A self-taught designer and creative director, Khumo Mohloli Morojele is one of Design Indaba’s Emerging Creatives for 2023.
Inspired by the vibrant city of Johannesburg and the community of young creatives of which he is a part — as well as by his love for fashion and clothing — Morojele is constantly experimenting with new and innovative approaches using sustainable methods.
Design Indaba spoke to the rising designer about his fashion origins, finding his aesthetic in upcycling and what he’s working on this year.
You’re a self-taught fashion designer – what drew you to fashion?
I was always brought up in the arts, having been a theatre kid throughout high school and surrounded by my father and uncles who are directors, architects and musicians. The taste for art and expression was always there, but I guess I gravitated towards fashion specifically, not only because of seeing black designers like Samuel Ross and the late Virgil Abloh break conventional design barriers overseas, but also because my mom owned a boutique that sold imported womenswear from Turkey.
After high school, I applied for degrees in engineering and investment, but during my gap year, my father bought me an industrial sewing machine. I started subscribing to sewing and patternmaking YouTube channels and I never looked back.
Describe your design aesthetic.
I still very much experiment, and consider myself an artist in learning and an aspiring designer, so I wouldn't say I've committed to a certain aesthetic. But recently I've been working a lot with secondhand clothing and waste materials to upcycle into functional garments which lean more into a utilitarian form and aesthetic, combined with an artisanal and handcrafted feel, since I mostly construct all my pieces myself.
Your early days of thrifting guided you in creating sustainable, upcycled pieces. How does this ethos influence your current process?
My design processes are never the same, due to mixed methods of crafts and techniques. With thrifted clothing, there are certain traces of memory and history embedded in these garments that retail doesn’t have the capacity and integrity to tell you.
I see the upcycling process as a pre-painted canvas used to inform new notions of the postmodern landscape through deconstruction, mending and reference-taking. During my process, recurring questions come up of what stories can be extracted, then retold and emphasised, further adapted and reinterpreted in my own perspective to centre my beliefs and overall cultural sensibilities through the garment and its final presentations. Therefore, the change in process is dependent on the thrifted pieces: they tell you where to start, rather than you telling them.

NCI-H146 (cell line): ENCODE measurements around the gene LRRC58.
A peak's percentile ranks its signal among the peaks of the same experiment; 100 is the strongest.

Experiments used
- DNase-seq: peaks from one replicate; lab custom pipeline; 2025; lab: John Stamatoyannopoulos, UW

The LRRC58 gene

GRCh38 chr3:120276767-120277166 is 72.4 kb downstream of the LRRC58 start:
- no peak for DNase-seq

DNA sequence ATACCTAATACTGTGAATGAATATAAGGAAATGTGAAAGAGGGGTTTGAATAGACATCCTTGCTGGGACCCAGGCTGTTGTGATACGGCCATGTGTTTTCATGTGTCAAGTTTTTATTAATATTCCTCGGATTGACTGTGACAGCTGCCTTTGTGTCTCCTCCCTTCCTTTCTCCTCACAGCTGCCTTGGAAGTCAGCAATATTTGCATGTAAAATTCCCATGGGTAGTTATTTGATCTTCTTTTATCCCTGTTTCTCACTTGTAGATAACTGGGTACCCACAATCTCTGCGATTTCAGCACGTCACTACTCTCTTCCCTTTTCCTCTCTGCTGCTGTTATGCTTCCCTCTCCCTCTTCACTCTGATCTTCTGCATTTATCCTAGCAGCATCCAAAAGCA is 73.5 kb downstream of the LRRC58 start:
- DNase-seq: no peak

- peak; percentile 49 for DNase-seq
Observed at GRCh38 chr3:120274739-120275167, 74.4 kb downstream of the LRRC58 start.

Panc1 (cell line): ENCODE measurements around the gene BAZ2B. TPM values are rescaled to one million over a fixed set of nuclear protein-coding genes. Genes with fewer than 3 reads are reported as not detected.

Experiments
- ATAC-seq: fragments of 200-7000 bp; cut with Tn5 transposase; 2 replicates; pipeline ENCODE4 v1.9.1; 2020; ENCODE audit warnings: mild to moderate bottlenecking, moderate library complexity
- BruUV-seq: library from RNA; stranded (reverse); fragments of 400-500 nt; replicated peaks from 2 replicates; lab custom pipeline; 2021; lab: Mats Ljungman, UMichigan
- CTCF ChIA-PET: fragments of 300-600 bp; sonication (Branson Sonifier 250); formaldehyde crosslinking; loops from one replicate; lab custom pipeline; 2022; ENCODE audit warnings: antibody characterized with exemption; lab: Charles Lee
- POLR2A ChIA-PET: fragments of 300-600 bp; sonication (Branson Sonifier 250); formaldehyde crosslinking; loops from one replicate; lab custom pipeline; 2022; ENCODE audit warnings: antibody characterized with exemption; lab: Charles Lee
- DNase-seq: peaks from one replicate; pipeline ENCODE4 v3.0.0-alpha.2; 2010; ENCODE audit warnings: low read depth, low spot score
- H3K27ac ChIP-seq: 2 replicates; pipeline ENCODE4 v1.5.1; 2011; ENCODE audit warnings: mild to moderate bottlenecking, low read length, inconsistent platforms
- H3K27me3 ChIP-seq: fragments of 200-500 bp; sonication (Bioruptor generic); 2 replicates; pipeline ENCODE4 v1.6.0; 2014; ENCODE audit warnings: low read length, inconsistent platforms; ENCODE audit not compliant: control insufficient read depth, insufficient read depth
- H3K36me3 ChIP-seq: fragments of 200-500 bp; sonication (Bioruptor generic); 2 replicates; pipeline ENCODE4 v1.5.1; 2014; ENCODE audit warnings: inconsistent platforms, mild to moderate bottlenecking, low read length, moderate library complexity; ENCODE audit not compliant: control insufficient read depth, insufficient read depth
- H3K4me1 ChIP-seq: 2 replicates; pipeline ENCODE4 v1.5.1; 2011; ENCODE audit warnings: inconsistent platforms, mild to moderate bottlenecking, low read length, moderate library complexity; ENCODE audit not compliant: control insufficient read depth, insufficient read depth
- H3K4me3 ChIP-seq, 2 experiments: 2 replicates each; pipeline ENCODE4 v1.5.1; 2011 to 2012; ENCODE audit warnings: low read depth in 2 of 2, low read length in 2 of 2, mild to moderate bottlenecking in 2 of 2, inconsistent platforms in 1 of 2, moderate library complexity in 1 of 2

Who inspires you?
As corny as it sounds, my friends and family inspire me. Seeing them work and turn their visions into reality stimulates me to do the same thing. We are products of our environment and I am grateful to have my circle around me.
[South African fashion designers] Thebe Magugu and Lukhanyo Mdingi – my mentor – inspire me, as they create work at a capacity that my friends and I can only dream of. When I see their work, it's very reassuring that I am also relatively on the 'right path', as I see similarities in process and approach – but, of course, their outcome has a greater reach, which is humbling but at the same time encouraging.
What has been a career highlight for you so far?
Travelling to Paris to show my garments for Fashion Week at the Palais de Tokyo last year was a highlight, and especially seeing Thebe Magugu's showroom in the same building as our runway. And bumping into Maxwell [Boko] and Mmuso [Potsane] [of fashion label MmusoMaxwell] in the French airport as we were all on our way back home - it was good to know that France was abundantly filled with South African presence.
Another career highlight was my first group exhibition with the Standard Bank Gallery. I had the pleasure to exhibit alongside great young local talent who I now call my dearest friends.
All in all, seeing the garments I made being shown under fluorescent gallery lights and on Parisian runways has been amazing.
What’s up next for you in 2023? What are you working on at the moment?
My latest work with the artist Francesco Mbele is called ‘Collision Theory’. It involves the process of repurposing discarded and tarnished airbags into an ensemble of functional garments and bag accessories, then returning to the place of resource extraction - the scrapyard in Booysens, Johannesburg, which is filled with a fleet of written-off wrecked automobiles – to document the garments in medium format and 35mm film by [director] Jack Markovitz and Mbele, with modelling by Taylor Makhoba.
Photographs: Khumo Morojele.